With Eric Holder suddenly playing hardball with the banks (most notably not US banks), it has not gone unnoticed among the largest European newspapers. The potential $10 billion penalty for BNP Paribas - France's largest bank - for alleged dealings with a sanctioned Iran has been called a "masterful slap," by Le Monde and Le Figaro said the U.S. was making an example of BNP to deflect criticism it had been "lenient with the American banks responsible for the financial crisis." This could make for an awkward week for Obama, not only facing Putin as he visits Europe to celebrate D-Day but as the allies themselves turn on him with France's Hollande likely to raise the matter and, as Bloomberg reports, newly elected National Front party called on the French government to "defend the national interest" in the case.
As Bloomberg reports, following Eric Holder's plan to fine BNP Paribas $10 billion over dealings with sanctioned nations,The French are crying foul...
Le Monde in its May 31 edition called the possible fine a “masterful slap.” Le Figaro newspaper said the U.S. was making an example of BNP to deflect criticism it had been “lenient with the American banks responsible for the financial crisis.” Hollande may raise the matter with Obama this week, Les Echos reported today, without citing anyone.
This would be the largest criminal penalty in US history - which some are claiming is unfair...
“If this results in a guilty plea, it is likely to increase debate in France and the rest of Europe about the essential fairness of U.S. criminal procedures,” said Frederick T. Davis, a lawyer at Debevoise & Plimpton LLP in Paris and a former U.S. prosecutor.
Europe is not happy...
“This affair is part of Washington’s hegemonic ambition in law and commerce,” said Jacques Myard, a lawmaker from Former President Nicolas Sarkozy’s UMP Party. “Washington has the annoying habit of trying to apply its laws outside its jurisdiction and use its strength for commercial ends.”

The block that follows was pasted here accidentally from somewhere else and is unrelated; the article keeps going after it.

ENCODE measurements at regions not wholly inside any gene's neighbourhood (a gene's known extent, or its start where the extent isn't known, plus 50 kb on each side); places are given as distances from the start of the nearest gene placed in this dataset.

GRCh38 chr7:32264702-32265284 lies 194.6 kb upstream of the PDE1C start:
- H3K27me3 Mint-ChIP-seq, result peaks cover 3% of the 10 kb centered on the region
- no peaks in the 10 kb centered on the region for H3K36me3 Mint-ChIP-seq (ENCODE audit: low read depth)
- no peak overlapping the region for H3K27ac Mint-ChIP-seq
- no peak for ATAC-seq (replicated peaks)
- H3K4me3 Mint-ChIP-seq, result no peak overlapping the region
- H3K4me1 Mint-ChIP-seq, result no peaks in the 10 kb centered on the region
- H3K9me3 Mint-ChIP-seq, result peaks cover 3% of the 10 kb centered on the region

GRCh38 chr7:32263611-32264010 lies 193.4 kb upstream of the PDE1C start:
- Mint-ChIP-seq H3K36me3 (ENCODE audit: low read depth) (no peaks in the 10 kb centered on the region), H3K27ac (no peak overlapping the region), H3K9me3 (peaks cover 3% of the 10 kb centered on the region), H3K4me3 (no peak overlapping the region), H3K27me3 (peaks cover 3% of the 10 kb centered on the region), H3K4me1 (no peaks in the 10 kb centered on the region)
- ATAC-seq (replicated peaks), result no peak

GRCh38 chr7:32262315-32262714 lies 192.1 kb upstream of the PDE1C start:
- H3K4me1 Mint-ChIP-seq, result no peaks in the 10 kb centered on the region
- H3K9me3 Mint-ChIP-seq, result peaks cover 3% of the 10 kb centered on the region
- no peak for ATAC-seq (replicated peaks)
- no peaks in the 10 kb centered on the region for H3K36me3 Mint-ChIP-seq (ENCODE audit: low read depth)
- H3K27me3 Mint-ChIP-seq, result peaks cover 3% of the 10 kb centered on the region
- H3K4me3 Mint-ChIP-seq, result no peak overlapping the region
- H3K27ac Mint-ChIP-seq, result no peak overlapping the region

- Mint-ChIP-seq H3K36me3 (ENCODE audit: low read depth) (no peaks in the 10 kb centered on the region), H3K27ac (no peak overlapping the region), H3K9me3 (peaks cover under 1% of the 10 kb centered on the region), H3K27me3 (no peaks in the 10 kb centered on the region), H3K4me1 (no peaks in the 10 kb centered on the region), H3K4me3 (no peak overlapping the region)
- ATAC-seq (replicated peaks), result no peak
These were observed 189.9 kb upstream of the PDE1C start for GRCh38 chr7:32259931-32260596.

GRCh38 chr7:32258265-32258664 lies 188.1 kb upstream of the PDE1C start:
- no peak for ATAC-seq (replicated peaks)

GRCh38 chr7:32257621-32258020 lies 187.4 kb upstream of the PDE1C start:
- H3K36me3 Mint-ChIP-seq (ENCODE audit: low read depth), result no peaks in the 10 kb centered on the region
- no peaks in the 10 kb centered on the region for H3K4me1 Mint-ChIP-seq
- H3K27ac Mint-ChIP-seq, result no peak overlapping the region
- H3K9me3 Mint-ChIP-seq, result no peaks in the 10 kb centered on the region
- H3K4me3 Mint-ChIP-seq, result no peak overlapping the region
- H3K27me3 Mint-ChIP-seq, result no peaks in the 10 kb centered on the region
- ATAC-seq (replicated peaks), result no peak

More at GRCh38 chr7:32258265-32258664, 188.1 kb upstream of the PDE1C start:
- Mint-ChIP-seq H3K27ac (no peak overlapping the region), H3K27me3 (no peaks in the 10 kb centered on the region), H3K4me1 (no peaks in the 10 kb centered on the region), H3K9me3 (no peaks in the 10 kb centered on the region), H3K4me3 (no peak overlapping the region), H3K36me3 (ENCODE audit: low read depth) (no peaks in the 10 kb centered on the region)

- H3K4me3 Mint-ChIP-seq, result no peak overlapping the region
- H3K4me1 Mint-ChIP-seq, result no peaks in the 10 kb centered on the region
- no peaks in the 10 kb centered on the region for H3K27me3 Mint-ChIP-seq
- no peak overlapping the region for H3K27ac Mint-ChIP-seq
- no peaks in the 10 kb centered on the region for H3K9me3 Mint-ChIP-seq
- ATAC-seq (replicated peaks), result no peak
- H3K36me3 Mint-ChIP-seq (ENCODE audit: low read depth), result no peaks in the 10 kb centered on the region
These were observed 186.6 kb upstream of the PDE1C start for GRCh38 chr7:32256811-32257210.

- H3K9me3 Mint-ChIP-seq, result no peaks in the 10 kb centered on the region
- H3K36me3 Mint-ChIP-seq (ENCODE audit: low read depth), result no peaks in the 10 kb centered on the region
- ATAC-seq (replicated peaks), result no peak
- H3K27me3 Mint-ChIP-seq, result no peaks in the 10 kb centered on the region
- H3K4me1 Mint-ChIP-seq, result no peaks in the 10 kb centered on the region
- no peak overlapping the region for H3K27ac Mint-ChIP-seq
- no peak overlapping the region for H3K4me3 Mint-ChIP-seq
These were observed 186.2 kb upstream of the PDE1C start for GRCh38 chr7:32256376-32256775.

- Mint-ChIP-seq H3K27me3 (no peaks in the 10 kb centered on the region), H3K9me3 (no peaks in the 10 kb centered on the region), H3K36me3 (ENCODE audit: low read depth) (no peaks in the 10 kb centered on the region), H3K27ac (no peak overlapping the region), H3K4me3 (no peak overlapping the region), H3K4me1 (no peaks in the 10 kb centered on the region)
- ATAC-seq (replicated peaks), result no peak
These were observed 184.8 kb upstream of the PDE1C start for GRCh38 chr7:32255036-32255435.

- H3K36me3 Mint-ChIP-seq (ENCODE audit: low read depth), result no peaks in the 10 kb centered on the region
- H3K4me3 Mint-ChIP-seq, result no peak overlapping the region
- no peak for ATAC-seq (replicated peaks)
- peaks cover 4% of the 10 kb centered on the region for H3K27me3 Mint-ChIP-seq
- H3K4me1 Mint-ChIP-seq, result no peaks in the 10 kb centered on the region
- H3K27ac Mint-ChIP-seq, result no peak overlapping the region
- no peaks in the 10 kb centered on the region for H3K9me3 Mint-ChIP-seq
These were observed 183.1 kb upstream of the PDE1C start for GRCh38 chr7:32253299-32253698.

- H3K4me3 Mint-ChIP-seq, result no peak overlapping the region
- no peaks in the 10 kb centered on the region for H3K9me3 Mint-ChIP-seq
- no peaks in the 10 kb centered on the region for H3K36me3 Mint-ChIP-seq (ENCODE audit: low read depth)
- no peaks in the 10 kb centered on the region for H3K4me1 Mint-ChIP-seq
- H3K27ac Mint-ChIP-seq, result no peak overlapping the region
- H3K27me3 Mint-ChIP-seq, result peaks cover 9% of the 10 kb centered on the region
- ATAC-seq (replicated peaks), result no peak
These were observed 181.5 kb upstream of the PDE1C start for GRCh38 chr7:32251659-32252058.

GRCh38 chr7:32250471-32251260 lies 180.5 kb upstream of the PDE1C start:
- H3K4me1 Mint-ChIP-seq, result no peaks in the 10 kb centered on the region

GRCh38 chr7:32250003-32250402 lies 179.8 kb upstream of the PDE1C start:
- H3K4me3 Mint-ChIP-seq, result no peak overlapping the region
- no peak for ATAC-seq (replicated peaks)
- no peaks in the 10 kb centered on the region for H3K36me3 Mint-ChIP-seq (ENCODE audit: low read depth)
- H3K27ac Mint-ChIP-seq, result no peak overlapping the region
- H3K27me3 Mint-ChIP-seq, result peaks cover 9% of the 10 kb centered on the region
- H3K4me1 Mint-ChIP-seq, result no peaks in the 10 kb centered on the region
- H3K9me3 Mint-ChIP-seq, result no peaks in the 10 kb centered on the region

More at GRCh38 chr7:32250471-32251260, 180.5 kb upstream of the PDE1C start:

“Megaphone diplomacy is not what’s called for here,” Le Guen said on BFM television. “The United States can’t treat its allies like this.”
In a statement on its website, the National Front accused the U.S. of “racketeering,” in an effort to weaken BNP and aid its American rivals. “We demand that the French government not stay idle,” the statement said.
It seems this week might be a busy one for Obama as he visits Europe...
“It would be unacceptable for the French government to do nothing at a time when the European Union is negotiating a free-trade accord with the U.S.,” he said.
And as if that was not bad enough, just this week, Goldman Sachs has downgraded the French bank from "conviction buy" because a potentially meaningful financial penalty in the US curtails the
outlook for capital return.
On excess capital optionality, the Wall Street Journal reported (May 29) that the
US Department of Justice is seeking more than US$10 bn for the alleged violations of US economic sanctions for US$ transactions with certain countries. If this were the case then the hit to CET1 from additional provisions would reach c.110 bp of RWAs and lower the CET1 ratio to 9.5% pro forma on 1Q14. The company has provisioned US$1.1 for a potential penalty; however the final impact could be significantly larger than this.
For purposes of our analysis we incorporate additional provisions in expectation that BNP will face a US legal penalty in the amount of US$7.5 bn, based on the midpoint of the latest two amounts reported in the press (US$ 10bn, WSJ, 5/29/2014; US$ 5bn, Reuters, 5/21/2014).
Recent reports have introduced wide-ranging outcomes. Other examples suggest that settlements can reach the top end of the range (e.g. media put Credit Suisse litigation charge at $1bn, rising to $2.5bn. The settlement on May 20 was $2.6bn). This reduces our 4Q14 CET1 capital estimates to 10.2%.
So - sell French banks and... buy US banks? Seems like the Treasury's Terrorism unit is working full-time these days.